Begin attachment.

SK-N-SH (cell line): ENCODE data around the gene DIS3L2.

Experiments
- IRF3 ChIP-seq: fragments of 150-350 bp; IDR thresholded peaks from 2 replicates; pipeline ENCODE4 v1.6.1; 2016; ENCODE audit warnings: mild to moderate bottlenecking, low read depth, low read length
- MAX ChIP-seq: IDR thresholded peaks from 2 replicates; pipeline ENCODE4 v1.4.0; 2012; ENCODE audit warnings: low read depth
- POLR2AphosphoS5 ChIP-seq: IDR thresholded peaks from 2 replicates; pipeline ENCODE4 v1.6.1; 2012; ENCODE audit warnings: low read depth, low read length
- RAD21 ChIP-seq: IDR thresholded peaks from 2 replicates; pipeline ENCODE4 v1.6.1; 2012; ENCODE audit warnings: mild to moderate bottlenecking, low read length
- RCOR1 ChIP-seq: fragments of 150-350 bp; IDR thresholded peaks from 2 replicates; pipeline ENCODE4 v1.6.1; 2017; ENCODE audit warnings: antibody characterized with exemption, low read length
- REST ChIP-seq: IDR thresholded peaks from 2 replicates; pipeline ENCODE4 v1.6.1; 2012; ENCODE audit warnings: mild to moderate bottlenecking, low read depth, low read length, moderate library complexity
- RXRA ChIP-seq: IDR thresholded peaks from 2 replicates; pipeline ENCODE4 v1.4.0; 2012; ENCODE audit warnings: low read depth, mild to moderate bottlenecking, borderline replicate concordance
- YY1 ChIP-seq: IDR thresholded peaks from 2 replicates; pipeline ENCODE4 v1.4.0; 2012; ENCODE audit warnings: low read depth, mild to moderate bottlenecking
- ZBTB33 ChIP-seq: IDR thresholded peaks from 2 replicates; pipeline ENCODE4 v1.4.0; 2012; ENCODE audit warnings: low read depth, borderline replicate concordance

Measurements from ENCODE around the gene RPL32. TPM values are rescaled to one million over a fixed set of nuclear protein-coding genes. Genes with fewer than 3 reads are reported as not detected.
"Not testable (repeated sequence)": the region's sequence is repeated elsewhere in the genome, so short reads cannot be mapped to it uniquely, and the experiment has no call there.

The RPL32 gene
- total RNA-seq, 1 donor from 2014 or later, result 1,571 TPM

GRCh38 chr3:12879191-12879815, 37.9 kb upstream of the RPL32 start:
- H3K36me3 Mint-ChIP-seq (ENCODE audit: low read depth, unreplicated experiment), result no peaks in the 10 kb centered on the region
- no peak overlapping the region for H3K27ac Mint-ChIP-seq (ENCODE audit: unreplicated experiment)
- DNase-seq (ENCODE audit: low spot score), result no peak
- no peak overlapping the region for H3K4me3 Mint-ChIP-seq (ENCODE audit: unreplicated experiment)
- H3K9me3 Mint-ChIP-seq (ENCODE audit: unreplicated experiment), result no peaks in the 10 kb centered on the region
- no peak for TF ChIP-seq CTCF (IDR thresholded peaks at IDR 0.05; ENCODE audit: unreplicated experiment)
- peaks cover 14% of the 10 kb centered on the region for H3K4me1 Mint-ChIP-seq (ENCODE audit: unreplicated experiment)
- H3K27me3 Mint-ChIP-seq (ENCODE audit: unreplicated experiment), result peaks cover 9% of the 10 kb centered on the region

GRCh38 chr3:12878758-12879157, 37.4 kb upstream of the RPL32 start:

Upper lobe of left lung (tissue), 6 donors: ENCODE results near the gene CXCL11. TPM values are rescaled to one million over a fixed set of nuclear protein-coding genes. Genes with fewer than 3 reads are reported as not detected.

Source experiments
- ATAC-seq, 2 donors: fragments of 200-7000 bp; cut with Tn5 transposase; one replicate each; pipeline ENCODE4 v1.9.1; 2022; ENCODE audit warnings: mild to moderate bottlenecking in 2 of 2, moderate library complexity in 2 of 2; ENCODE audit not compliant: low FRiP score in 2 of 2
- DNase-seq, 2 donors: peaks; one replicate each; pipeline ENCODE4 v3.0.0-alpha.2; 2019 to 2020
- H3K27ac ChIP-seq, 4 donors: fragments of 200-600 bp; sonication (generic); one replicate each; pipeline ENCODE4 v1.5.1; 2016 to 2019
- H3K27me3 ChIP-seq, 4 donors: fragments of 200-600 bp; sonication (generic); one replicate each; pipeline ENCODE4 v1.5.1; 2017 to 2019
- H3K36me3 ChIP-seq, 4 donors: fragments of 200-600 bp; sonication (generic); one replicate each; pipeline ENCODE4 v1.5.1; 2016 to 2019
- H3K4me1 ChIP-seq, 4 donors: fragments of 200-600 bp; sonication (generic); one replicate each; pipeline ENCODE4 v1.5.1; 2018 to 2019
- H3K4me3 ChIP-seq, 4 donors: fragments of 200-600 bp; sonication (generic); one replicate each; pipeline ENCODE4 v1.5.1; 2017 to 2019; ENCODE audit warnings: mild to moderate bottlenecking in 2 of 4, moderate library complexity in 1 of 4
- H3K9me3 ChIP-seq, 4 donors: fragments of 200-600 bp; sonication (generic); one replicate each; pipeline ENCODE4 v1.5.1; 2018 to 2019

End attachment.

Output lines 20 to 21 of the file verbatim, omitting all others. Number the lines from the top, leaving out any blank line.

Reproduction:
- no peak overlapping the region for H3K4me3 Mint-ChIP-seq (ENCODE audit: unreplicated experiment)
- H3K9me3 Mint-ChIP-seq (ENCODE audit: unreplicated experiment), result no peaks in the 10 kb centered on the region